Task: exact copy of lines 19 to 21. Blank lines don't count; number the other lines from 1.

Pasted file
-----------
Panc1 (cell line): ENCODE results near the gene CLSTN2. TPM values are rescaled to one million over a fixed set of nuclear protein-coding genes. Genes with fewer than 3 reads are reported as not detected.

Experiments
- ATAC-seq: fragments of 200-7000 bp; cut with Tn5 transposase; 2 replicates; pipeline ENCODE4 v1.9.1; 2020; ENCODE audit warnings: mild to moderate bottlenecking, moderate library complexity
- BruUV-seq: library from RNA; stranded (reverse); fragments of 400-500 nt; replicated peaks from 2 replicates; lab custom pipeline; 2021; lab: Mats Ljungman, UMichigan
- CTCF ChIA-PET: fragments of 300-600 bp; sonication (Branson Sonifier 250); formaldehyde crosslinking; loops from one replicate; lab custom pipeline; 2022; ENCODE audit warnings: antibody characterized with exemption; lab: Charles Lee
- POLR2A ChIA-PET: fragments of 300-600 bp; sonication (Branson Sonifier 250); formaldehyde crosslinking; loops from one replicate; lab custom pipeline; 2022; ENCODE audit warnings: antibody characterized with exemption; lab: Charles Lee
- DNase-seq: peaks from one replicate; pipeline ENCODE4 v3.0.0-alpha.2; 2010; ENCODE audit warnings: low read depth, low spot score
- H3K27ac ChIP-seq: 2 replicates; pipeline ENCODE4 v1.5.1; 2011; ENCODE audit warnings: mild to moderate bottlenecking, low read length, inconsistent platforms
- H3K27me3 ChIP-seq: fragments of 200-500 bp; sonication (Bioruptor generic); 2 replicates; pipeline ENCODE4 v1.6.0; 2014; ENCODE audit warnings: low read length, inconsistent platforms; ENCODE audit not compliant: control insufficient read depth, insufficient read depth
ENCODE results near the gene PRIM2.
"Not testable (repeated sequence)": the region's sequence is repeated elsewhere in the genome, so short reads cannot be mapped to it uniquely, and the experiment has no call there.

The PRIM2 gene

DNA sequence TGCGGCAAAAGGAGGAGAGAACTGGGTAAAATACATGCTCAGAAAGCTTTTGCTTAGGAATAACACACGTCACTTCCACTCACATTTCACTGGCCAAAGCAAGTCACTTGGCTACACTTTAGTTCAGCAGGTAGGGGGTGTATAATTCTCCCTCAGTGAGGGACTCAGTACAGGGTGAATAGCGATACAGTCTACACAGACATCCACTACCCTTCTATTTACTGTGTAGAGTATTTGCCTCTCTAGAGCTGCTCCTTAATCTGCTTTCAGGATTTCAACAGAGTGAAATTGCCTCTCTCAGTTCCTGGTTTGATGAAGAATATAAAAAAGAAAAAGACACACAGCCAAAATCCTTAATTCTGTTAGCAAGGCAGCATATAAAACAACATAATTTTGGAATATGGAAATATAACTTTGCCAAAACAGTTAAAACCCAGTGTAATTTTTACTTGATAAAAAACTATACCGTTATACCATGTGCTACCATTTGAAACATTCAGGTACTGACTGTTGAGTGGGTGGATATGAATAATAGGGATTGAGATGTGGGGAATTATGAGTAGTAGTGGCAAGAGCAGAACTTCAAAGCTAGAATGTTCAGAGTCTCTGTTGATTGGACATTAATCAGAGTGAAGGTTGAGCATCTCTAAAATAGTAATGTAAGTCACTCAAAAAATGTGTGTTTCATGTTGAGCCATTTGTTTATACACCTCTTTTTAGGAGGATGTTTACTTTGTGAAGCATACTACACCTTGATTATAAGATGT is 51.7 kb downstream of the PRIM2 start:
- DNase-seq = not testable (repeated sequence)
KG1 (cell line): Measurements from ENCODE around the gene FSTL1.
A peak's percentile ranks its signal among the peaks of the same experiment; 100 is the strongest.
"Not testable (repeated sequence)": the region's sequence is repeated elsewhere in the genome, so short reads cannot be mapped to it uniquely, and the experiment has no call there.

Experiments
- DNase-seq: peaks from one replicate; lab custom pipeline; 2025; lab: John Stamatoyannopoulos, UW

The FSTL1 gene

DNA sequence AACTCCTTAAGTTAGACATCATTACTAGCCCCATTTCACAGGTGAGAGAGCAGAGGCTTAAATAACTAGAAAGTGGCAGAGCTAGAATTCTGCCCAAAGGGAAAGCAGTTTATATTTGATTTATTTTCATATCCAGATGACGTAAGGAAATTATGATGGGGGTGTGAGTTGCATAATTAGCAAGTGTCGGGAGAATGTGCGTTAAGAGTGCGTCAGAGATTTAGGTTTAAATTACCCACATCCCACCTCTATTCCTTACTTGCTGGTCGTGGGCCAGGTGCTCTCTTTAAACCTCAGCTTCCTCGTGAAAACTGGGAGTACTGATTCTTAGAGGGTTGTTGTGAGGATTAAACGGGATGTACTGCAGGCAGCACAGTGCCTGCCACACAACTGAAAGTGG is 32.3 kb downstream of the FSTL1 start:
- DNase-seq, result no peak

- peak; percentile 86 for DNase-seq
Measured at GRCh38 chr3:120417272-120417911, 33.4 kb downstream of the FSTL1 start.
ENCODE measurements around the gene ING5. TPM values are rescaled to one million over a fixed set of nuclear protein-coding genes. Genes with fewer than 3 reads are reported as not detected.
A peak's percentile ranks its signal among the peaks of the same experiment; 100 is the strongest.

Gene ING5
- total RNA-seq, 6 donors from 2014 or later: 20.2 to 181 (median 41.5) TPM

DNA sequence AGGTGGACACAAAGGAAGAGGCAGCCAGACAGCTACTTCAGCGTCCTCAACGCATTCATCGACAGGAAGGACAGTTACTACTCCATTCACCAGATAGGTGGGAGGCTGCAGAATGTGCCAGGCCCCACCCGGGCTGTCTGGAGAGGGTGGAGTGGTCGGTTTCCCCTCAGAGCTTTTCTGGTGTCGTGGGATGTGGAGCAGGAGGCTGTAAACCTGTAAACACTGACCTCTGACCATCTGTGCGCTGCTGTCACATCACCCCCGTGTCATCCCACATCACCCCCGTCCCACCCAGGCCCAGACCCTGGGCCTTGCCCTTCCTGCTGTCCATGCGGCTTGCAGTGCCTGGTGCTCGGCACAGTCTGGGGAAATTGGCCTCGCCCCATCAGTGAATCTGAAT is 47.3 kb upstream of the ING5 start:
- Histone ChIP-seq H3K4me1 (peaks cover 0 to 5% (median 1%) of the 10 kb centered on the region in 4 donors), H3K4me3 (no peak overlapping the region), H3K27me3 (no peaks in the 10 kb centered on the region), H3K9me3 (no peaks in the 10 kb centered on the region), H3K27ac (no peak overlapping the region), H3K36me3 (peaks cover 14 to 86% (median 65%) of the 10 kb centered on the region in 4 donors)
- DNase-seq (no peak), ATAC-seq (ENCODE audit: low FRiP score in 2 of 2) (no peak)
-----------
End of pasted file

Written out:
- DNase-seq: peaks from one replicate; lab custom pipeline; 2025; lab: John Stamatoyannopoulos, UW

The FSTL1 gene

DNA sequence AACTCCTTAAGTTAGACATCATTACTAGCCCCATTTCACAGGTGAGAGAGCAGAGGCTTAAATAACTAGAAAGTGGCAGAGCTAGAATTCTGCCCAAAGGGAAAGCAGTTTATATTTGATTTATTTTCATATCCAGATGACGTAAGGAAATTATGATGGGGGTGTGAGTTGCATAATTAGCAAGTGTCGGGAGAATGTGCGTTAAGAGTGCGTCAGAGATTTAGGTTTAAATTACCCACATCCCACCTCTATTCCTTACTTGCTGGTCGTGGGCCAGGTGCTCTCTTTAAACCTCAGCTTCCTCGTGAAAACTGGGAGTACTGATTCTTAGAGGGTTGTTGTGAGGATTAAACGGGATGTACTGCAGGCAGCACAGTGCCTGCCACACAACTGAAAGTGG is 32.3 kb downstream of the FSTL1 start: